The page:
A powdery trail after a decent snowstorm

Start with your base layer. This should be lightweight and made of a material that dries quickly. Don’t overlook the importance of a base layer, unless it’s a very warm day.

After that, focus on mid layers. For your bottom half, that usually means a simple pair of sweatpants. For your top half, things can be a bit more complicated and depend on the weather. Maybe a t-shirt is enough on a warm day. But on a cold day, you might go with a thick flannel shirt, then a fleece as your mid layers. Whatever the case, having an extra payer in your backpack is a great idea.

The next layer is your outerwear. If you have any ski or snowboard gear, those will usually work very well for snowshoeing, as long as you can hike in them. Whatever the case, you want a durable, waterproof layer on the exterior to protect you. It will keep you dry and shield you from the wind. Don’t skimp on outerwear – good stuff will last years if not decades.

Finally, you’ll need to cover up the extremities. Warm socks, gloves, a hat, and sunglasses/goggles are the final touches. Goggles are especially important if it’s windy or snowing, but a lot of times, I like to use sunglasses while snowshoeing. Your gloves will be an important part too since you’ll be holding onto poles.

And that’s it! Base layer, mid layers, outerwear, and accessories. Now let’s talk about the real deal: the snowshoes themselves.

Kristina from Off Path Travels on a snowshoe excursion

Snowshoes and Poles: What You Need to Know

To get the right snowshoes, you need to know two things: (1) the terrain you’ll be facing and (2) the weight of yourself wearing all your gear and supplies.

Most snowshoes are designed for a particular purpose. Sometimes that purpose is “all mountain” – meaning that they are designed for use across many situations. But more often, they’re designed for flat surfaces or steep terrain. If you are just getting into it, you most likely don’t need the ones for steep terrain (unless that’s your thing).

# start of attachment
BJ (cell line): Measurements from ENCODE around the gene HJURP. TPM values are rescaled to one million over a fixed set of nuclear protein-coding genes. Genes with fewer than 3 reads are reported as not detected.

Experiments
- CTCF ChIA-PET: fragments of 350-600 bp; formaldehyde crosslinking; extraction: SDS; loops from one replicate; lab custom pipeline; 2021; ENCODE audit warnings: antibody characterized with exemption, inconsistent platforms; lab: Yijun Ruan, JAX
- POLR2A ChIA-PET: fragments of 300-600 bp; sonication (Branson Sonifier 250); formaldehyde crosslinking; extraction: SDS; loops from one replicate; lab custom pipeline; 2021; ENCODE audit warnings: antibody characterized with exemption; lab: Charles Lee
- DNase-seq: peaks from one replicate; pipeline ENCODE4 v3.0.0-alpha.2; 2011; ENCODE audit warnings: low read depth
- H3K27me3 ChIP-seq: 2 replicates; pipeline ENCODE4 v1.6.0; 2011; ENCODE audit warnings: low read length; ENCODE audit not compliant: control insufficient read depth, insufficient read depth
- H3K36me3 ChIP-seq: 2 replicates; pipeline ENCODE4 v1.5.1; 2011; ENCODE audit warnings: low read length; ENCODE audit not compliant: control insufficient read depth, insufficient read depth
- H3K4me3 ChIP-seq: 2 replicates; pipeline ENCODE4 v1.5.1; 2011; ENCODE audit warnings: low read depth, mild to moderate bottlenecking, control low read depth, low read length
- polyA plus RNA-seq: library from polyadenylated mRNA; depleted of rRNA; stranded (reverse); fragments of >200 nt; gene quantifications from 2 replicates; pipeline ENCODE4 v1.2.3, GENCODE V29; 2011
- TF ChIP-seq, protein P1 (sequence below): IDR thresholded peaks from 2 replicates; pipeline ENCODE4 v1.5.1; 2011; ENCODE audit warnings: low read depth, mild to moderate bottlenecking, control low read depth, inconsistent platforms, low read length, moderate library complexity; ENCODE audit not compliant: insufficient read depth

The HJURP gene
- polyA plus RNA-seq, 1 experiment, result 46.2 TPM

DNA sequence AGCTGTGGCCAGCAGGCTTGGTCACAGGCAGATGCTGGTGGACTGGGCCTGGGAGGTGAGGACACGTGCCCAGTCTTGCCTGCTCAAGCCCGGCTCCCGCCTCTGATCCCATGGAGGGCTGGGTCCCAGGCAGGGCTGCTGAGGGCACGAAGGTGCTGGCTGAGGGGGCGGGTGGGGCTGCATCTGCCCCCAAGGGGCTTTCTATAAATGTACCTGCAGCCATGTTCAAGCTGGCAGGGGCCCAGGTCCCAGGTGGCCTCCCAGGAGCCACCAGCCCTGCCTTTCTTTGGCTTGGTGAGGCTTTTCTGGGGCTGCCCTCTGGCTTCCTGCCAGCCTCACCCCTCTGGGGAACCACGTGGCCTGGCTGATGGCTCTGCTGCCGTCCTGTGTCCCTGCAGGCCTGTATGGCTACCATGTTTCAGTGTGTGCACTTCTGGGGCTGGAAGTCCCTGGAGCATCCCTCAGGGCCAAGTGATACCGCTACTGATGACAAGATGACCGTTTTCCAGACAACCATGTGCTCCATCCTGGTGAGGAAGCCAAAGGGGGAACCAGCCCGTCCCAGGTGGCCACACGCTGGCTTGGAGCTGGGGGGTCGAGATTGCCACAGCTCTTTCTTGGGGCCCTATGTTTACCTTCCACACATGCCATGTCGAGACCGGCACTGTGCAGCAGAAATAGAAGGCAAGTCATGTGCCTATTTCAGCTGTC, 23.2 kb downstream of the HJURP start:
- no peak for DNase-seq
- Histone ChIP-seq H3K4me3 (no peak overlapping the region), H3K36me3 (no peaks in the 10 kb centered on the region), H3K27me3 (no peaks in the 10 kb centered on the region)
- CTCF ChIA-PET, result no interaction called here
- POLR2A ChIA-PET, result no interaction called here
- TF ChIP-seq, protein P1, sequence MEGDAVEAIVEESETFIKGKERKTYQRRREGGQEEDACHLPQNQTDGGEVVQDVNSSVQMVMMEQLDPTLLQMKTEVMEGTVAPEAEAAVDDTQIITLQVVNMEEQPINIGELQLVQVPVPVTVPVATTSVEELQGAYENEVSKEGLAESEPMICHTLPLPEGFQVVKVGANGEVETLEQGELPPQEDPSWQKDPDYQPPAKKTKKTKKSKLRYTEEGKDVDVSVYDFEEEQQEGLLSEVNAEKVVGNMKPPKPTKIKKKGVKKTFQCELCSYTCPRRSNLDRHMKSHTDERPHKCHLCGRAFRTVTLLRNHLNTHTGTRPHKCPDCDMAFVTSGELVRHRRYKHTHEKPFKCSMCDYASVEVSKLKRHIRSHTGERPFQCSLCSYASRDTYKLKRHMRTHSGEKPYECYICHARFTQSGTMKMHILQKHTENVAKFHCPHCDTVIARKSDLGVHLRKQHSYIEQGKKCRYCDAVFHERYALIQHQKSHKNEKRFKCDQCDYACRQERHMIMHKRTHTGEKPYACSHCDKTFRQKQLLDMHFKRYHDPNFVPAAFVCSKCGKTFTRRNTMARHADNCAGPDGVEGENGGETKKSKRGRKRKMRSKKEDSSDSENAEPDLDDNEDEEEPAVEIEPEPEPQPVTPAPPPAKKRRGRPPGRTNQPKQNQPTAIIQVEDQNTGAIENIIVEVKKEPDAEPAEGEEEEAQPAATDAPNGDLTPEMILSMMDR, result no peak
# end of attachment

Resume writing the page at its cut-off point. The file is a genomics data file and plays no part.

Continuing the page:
The cheapest entry-level models are usually designed for flat terrain, while the more expensive ones are for more advanced terrain. One of the biggest differences is the heel lift seen in the advanced models, which allows for easier accent of steep grades.

Many snowshoes are constructed with a sturdy material (known as the decking) attached to an aluminum frame. This is what you’ll see the most, and one pair we recommend are the Chinook Trekker Snowshoes, a great value pair of entry-level snowshoes.

But there are also snowshoes made from other materials. A composite construction combines the decking and structure into an integrated, often much lighter, frame. These can be noisy as they’re usually made from harder plastics. The MSR Evo Trail are depandable, all-weather snowshoes to get you started.

One more snowshoe construction type is a relative newcomer, but is softer, quieter, and provides a bit of insulation. These are made from EVA foam. The biggest downfall is that they are very flexible and can’t provide quite as much traction as other styles. But for easy-going beginners, they can be great. The Crescent Moon EVA Foam Snowshoes are a great option for those who don’t want to push it too hard.

Snowshoe bindings are built into the snowshoes. You’ll need to select the snowshoe with the binding in mind. Your biggest concern is how your boots fit into the bindings. You don’t want to completely max out your bindings, nor do you want to be floating in ones that are too big.

Most bindings float off of the snowshoe through a pivot near the ball of each foot. As you step forward, you toes can point down while the snowshoes stay level. Once your weight shifts onto the snowshoe, you foot lays flat on the snowshoe. It’s a very simple design. Some don’t float around and are fixed in place.